I have met a lot of different kinds of people in my travels. I grew up with Kansas farmers. I helped out in my grandfather’s Mom-and-Pop grocery store in Oklahoma City. I attended public elementary and intermediate schools in the days when my fellow students were all white, making my first black friends in high school. I lived in a hippie commune. I worked in the construction business. I was an electrical engineer for a number of years, working with technicians and other engineers of different backgrounds, races, and ethical persuasions. I taught classes in a junior college, in four-year colleges, and grad schools, each with diverse student bodies. I worked as a stock clerk for a car-loan company. I attended church services regularly for many years and sang in the choirs. I have been a member of a theater group comprising actors, dancers, and singers of many different types of people.

Some of the people I met were unabashed racists, but not many. I ran into a few men that disrespected women, but not many. There were others that hated foreigners, but, again, not many. Some folks had nothing good to say about the government, but they didn’t turn down their subsidies or their Social Security. And there were some people that believed that the world was changing too much or too fast and was going to hell in a hand basket. There were some, though not many, who believed so fervently in their religious tenets that they felt that everyone else should adhere to them, too. I found some form of intolerance to be always present, no matter the situation: whether construction site or university; church or commune; theater or farm community.

Although I was concerned that these displays of intolerance went against the rules of human decency that I had been taught, I was never terribly concerned that they would impact my life in any significant way. Racism was on the decline, I thought. Women were gaining the equality of which they had long been deprived, I thought. Americans were increasingly aware of how immigration strengthened our nation, I thought. Technology was improving everyone’s lives, I thought. Intolerance was on the run, I thought.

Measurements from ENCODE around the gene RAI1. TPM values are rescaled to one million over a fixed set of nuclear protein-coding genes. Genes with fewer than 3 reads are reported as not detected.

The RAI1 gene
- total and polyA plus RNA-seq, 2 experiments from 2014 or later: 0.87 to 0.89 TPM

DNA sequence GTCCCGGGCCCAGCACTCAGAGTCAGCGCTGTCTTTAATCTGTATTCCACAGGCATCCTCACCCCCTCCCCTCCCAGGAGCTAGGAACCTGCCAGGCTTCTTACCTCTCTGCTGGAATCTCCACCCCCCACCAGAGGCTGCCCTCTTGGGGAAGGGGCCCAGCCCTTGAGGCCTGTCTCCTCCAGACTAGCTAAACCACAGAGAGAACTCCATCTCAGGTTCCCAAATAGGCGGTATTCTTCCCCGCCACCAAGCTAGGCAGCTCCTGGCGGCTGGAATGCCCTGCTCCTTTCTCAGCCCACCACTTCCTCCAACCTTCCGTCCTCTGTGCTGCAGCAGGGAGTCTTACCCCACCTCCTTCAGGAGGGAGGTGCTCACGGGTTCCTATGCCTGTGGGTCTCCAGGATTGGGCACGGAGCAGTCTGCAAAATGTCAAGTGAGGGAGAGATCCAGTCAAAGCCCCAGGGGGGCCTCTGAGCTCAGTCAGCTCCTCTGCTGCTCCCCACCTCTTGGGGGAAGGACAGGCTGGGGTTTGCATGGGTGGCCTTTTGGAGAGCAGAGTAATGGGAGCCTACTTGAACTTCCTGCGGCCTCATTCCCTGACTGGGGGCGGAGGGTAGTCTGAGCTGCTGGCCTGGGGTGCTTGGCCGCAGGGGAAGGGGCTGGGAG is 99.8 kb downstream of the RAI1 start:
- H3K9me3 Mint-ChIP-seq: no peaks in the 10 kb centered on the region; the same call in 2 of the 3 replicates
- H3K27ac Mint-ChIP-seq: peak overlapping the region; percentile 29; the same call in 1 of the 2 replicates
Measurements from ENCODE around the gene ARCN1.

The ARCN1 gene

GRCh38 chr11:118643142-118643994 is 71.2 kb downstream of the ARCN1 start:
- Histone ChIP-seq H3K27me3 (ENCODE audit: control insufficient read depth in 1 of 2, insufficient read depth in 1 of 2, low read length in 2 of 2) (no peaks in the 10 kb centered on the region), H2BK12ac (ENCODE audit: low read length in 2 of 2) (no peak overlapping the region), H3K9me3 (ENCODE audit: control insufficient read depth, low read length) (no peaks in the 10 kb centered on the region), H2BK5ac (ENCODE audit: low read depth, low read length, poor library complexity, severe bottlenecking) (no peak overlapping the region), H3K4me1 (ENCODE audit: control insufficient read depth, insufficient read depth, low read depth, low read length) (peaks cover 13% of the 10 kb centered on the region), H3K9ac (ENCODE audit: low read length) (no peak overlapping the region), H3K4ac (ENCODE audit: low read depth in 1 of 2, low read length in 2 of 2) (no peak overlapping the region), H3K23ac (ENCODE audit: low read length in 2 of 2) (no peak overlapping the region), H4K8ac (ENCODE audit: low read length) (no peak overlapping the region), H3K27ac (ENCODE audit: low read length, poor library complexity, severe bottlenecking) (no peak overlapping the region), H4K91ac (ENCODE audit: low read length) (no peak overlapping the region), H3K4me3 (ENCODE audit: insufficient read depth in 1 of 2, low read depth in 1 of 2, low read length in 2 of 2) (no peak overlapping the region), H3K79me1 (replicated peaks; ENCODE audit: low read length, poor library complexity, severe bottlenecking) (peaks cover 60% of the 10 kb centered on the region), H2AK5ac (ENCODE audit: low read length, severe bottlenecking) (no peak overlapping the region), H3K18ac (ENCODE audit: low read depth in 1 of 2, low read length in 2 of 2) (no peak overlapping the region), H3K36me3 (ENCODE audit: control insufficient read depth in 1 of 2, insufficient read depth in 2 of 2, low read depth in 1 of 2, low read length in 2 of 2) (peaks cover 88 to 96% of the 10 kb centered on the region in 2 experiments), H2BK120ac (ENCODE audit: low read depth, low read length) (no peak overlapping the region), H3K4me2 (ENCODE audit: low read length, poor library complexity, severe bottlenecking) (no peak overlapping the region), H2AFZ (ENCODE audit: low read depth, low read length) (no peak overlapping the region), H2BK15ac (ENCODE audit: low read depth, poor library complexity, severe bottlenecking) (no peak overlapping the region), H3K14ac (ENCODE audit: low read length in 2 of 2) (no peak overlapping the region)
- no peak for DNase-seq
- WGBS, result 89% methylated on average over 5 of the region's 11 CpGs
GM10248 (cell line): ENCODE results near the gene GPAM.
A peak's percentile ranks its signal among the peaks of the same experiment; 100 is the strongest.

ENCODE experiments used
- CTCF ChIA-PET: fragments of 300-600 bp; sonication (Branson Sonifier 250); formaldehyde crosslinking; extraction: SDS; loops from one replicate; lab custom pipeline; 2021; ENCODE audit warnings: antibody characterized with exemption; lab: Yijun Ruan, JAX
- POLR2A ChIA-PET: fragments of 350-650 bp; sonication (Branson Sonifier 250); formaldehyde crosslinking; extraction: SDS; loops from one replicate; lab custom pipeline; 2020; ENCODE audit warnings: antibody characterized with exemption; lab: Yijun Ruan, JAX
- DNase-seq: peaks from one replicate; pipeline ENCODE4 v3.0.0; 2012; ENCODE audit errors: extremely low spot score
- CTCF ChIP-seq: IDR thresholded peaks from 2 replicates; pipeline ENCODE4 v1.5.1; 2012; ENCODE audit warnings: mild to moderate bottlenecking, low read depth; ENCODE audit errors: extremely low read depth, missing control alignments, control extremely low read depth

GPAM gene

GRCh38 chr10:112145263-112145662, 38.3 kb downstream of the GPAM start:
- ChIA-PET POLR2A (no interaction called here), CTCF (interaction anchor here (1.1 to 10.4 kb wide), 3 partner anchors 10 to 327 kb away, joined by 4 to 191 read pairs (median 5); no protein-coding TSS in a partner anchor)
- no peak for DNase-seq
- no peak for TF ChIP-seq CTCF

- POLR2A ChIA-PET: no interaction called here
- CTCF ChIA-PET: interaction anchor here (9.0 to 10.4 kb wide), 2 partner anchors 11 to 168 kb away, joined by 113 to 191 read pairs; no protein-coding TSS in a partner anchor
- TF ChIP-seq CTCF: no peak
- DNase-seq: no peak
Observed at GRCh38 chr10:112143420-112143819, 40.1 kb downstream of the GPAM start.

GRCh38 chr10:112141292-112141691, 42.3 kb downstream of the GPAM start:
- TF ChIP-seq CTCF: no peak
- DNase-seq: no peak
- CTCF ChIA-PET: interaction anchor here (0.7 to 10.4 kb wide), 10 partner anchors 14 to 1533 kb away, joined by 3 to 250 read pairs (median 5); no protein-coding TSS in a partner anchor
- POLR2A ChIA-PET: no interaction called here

I thought wrong.

Individually, these intolerant populations never had much impact on elections, but when a single candidate espoused so many intolerant views, all these groups combined managed to elect as president a man who I believe is totally unfit for that office.

So now I must face my own areas of intolerance: I am intolerant of people who are willfully ignorant, who refuse to accept facts and thrive on rumors. I am intolerant of zealots of all stripes, who won’t or can’t understand the need for compromise. I am intolerant of anyone who claims that ends justify means. I am intolerant of people incapable of empathy with the disadvantaged. I am intolerant of people who exploit the weak, the poor, the uneducated, (or anyone, for that matter) for their personal gain or profit. I am intolerant of those who believe that they are more entitled to privilege than anyone else. I am intolerant of anyone who twists laws to cheat others of their rights.

I can’t help but feel that my own areas of intolerance are more righteous than those I oppose, and I can only hope that others like myself will soon be able to choose leaders who feed our own intolerant views.


About Jesse

My name is Jesse Blatt. My first name is actually “Ramon,” but I haven’t used that name, except for official purposes, since 1970. I have a high school diploma and a PhD…nothing in between. I’ll get around to explaining that in a post sometime. From time to time I will be posting true stories from my past, though not in any special order. I’ve been fortunate to have had a dozen or so different careers, most of them very satisfying, some fairly frustrating, and none that I wish had never happened. In my many former lives, I have been a mail clerk, radio and TV engineer, radio announcer, electronics engineer, college instructor, psychologist, research consultant, Federal employee, supervisor of research professionals, computer programmer, web designer, instructional designer, construction site handyman, and carpenter, not necessarily in that order.
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